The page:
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SOLTERRA

Crossover Prog • United States


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Solterra biography
US band SOLTERRA was formed in the summer of 2011, initially a studio based improvisational project consisting of Ryan Bannigan (drums) and Tanner Lichty (guitars). Following an initial demo EP Chris Dreiling (bass) joined the band, and in February of 2012 the threesome released their debut album "Soul » Earth » Sun". Following this the band started performing live when occasion allowed, following the addition of Ryan Sims (guitars) to the line-up. And in November 2012 the first production by this revised incarnation of Solterra was released in the shape of the seven track EP "Umbra".

In late 2014 the band released the impressive "Future Man" which marks the debut of new guitarist Graham Zander.

Solterra played their farewell show in November 2015 and have unfortunately disbanded to pursue other musical interests.

Solterra official website

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SOLTERRA discography


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SOLTERRA top albums (CD, LP, MC, SACD, DVD-A, Digital Media Download)

3.00 | 2 ratings
Soul » Earth » Sun
2012
4.35 | 8 ratings
Future Man
2014

SOLTERRA Live Albums (CD, LP, MC, SACD, DVD-A, Digital Media Download)

SOLTERRA Videos (DVD, Blu-ray, VHS etc)

SOLTERRA Boxset & Compilations (CD, LP, MC, SACD, DVD-A, Digital Media Download)

SOLTERRA Official Singles, EPs, Fan Club & Promo (CD, EP/LP, MC, Digital Media Download)

3.04 | 4 ratings
Umbra
2012

SOLTERRA Reviews


Showing last 10 reviews only
 Umbra by SOLTERRA album cover Singles/EPs/Fan Club/Promo, 2012
3.04 | 4 ratings

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Umbra
Solterra Crossover Prog

Review by Finnforest
Special Collaborator Honorary Collaborator

3 stars Short lived group worth seeking out

In November 2015 Solterra played their final show and unfortunately they have hung it up after four years. "Umbra" is categorized as an EP on this site but it certainly feels like a full album release to me. It falls short of their superb 2014 high point "Future Man" which was one of my favorite releases of that year. But not by much.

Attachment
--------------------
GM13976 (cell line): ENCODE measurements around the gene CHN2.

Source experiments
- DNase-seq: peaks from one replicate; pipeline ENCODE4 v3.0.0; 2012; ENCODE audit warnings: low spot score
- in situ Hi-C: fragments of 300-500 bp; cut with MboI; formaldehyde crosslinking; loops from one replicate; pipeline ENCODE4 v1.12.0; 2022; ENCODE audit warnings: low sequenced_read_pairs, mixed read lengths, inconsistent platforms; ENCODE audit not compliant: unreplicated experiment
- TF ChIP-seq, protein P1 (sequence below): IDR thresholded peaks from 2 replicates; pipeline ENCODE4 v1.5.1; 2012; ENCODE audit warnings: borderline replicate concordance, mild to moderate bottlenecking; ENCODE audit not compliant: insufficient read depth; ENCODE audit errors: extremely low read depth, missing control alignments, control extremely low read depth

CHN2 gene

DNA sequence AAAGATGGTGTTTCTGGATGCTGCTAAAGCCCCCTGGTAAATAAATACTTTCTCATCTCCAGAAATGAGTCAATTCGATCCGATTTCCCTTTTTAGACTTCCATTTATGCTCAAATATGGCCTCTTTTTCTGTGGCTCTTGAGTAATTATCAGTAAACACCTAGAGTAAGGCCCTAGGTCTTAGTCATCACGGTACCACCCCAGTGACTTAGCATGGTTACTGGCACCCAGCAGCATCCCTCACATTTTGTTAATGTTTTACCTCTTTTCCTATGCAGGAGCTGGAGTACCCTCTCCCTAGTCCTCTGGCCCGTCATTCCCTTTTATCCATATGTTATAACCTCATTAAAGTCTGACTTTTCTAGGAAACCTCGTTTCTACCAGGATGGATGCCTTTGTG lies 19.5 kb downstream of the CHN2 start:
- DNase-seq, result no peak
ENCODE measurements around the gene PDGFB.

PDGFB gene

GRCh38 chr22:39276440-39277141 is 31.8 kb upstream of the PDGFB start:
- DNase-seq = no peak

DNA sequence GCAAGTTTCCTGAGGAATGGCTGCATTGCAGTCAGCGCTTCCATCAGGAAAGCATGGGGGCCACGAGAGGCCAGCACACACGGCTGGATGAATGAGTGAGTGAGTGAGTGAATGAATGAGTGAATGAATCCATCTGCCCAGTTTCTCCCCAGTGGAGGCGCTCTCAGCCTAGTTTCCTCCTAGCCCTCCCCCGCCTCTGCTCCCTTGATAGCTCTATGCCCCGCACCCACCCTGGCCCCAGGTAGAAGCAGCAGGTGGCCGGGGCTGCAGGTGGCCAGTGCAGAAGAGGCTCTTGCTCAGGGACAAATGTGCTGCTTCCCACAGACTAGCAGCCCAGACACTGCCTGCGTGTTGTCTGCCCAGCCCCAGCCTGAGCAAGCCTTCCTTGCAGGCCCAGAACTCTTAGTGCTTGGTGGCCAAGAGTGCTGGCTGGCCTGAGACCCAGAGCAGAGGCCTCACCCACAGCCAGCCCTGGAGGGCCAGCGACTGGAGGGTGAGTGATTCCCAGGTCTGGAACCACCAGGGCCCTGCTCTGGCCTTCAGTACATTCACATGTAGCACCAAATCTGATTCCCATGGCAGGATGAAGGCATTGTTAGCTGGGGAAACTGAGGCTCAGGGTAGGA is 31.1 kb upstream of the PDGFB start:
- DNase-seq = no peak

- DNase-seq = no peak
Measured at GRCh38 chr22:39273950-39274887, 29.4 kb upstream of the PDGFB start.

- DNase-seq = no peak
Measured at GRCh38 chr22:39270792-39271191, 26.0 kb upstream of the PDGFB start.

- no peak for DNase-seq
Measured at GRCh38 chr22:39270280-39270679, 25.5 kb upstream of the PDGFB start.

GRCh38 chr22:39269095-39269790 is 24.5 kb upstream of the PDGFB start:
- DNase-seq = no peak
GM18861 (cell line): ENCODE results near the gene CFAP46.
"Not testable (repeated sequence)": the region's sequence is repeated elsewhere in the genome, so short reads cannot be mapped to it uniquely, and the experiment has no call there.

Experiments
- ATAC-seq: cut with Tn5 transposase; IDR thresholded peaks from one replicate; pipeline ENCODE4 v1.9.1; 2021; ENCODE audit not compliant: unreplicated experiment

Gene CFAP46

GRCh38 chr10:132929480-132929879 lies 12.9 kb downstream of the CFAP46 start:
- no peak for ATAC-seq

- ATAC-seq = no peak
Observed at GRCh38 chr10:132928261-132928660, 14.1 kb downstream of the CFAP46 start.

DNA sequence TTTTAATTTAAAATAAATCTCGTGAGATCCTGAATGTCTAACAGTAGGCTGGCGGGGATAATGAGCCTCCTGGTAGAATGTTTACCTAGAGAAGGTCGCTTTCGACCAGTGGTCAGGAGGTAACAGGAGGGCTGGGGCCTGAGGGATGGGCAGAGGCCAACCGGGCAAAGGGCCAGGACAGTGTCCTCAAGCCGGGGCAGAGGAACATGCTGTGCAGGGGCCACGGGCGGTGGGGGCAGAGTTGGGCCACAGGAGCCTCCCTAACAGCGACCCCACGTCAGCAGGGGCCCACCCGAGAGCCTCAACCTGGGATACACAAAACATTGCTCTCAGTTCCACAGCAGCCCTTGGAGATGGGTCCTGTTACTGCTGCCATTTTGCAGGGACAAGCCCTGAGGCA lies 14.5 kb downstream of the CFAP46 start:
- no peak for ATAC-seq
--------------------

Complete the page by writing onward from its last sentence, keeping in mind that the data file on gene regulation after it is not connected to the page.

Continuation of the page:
"Umbra" is Latin for "shadow" and is often used to refer to the darkest part of a shadow, and in the context of space which is where the music takes us here. Umbra is less heavy and less aggressive generally than Future Man, opting to embrace the spacy vibe without hesitation. And yet they certainly can be heavy. This is a band that should appeal to fans of older Porcupine Tree with celestial lead guitars, layered, often soaring and sometimes locking into mechanical note flourishes thin and futuristic sounding. Behind this is a rhythm section that loves to lock into metallic grooves and bold riffs, but they nicely balance out the weight of the track between possibly conflicting moods, light and heavy variation. As there are no vocals the band does rely on sampled audio clips related to the concepts of space, Sci-Fi, and Hunter Thompson. They certainly present sections that veer into progressive metal territory but always with a more mature perspective, holding subtlety and mood to the fore more than crushing sound--at times even toying with post-rock chill. The six lively tracks are beautifully separated by a short interlude called "The Bridge" featuring the soothing narrative of Carl Sagan. At times I felt like this album should be longer but perhaps it is nice to have this "kind" of album in a succinct form. If you don't have 75 minutes you can still take a nice trip in half the time.

This is a solid release worthy of your time but just a bit less impressive, a bit less fully realized than their swan song. Check this out if you love modern and heavy spacy prog, you can still hear their works by following the website link on their ProgArchives artist page to Bandcamp. Quite a shame they disbanded but best of luck gentlemen!

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 Future Man by SOLTERRA album cover Studio Album, 2014
4.35 | 8 ratings

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Future Man
Solterra Crossover Prog

Review by Finnforest
Special Collaborator Honorary Collaborator

4 stars The future rocks

Could it be that Denver is becoming the next American city I need to focus on? After being thrilled with the Denver metal act Seris I now stumble upon the Bandcamp page of a four piece rock band called Solterra. The cool cover art sucks me in as I lament that if left guy is supposed to be Future Man I'll hate the future even more than I do the present.